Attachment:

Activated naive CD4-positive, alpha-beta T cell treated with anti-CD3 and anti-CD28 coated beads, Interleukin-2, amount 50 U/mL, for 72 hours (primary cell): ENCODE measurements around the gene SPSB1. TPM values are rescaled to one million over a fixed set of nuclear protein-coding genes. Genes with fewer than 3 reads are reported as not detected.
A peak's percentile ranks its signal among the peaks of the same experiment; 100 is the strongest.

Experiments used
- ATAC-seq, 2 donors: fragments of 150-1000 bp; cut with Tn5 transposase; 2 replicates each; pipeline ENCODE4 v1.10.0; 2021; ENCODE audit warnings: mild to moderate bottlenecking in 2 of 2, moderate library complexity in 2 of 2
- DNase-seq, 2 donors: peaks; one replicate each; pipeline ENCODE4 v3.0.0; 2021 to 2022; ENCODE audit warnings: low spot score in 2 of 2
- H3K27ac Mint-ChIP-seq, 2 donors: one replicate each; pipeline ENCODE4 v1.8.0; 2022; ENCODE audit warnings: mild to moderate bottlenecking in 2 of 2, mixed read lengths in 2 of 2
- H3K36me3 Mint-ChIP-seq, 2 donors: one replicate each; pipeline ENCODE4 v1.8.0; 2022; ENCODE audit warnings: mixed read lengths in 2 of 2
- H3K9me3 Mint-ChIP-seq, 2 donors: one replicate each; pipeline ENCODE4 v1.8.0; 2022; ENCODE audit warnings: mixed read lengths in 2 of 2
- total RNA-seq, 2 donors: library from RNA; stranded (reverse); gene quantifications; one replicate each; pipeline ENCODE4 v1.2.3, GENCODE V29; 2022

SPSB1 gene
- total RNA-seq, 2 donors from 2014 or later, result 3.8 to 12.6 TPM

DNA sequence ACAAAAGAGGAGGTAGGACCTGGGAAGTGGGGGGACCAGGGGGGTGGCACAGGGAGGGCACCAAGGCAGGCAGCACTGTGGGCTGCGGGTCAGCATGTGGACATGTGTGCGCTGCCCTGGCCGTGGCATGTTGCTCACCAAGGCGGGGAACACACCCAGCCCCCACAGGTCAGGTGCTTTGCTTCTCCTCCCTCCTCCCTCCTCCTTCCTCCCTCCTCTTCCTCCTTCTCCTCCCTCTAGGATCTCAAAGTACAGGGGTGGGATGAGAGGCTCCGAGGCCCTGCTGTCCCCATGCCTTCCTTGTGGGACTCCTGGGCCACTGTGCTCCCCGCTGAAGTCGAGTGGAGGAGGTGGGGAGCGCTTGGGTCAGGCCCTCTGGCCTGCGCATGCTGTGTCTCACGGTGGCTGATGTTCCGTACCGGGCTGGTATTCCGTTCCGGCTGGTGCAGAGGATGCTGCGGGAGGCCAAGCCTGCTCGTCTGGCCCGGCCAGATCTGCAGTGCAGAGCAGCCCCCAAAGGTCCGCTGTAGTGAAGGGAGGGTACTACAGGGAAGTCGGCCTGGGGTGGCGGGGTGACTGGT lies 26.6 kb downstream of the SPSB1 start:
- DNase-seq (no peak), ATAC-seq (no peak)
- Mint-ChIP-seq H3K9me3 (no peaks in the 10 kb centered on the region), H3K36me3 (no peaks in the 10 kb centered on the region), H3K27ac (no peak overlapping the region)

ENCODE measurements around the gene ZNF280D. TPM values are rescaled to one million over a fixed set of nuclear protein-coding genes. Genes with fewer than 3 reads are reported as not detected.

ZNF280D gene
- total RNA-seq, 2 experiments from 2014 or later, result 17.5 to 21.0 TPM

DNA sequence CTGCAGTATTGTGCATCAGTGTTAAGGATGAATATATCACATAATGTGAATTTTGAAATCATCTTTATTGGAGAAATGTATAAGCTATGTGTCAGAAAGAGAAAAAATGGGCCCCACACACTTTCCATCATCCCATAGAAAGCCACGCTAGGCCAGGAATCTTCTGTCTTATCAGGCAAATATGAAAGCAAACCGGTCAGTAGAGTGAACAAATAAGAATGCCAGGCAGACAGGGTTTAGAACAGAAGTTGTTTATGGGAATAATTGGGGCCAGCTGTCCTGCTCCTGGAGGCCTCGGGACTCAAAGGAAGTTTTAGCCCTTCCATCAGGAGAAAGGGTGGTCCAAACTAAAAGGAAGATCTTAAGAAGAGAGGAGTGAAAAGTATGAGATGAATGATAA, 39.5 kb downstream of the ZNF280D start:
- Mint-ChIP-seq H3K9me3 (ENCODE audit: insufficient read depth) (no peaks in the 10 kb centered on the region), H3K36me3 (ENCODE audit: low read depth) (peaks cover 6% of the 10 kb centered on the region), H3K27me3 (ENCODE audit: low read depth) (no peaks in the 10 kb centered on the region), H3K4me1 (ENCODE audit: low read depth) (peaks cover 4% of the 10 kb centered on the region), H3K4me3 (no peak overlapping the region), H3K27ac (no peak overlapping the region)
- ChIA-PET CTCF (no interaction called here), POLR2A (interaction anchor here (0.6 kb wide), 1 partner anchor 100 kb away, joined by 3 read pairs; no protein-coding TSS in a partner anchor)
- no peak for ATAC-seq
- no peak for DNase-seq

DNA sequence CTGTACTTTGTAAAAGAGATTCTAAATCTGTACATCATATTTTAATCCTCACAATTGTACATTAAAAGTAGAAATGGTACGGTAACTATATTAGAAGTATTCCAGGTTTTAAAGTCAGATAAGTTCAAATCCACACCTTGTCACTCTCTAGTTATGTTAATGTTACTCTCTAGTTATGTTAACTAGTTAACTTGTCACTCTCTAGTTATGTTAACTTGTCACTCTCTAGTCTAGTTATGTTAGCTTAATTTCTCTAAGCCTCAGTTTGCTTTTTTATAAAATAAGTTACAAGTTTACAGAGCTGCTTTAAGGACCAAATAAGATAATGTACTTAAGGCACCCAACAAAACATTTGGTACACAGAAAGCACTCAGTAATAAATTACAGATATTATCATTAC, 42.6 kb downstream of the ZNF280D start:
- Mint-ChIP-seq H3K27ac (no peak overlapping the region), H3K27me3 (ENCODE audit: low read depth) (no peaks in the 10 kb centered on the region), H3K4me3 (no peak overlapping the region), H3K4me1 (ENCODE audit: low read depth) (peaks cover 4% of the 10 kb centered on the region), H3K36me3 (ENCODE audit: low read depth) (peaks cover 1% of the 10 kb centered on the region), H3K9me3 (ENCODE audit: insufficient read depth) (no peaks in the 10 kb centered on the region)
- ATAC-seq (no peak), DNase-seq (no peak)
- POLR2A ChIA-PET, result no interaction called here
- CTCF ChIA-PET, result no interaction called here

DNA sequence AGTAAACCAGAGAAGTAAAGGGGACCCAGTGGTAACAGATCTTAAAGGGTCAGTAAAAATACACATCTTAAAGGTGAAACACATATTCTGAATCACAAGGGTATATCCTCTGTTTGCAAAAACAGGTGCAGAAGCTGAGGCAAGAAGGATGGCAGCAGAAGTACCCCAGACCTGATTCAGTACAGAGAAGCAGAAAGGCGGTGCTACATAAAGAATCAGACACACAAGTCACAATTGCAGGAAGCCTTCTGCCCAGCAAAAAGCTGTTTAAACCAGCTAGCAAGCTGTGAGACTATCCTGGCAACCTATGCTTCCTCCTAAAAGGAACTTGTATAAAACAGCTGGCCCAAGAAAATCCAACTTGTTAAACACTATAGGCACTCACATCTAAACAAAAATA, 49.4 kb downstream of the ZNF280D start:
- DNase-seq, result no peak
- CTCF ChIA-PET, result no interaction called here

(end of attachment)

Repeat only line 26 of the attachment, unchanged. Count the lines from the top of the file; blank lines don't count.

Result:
- POLR2A ChIA-PET, result no interaction called here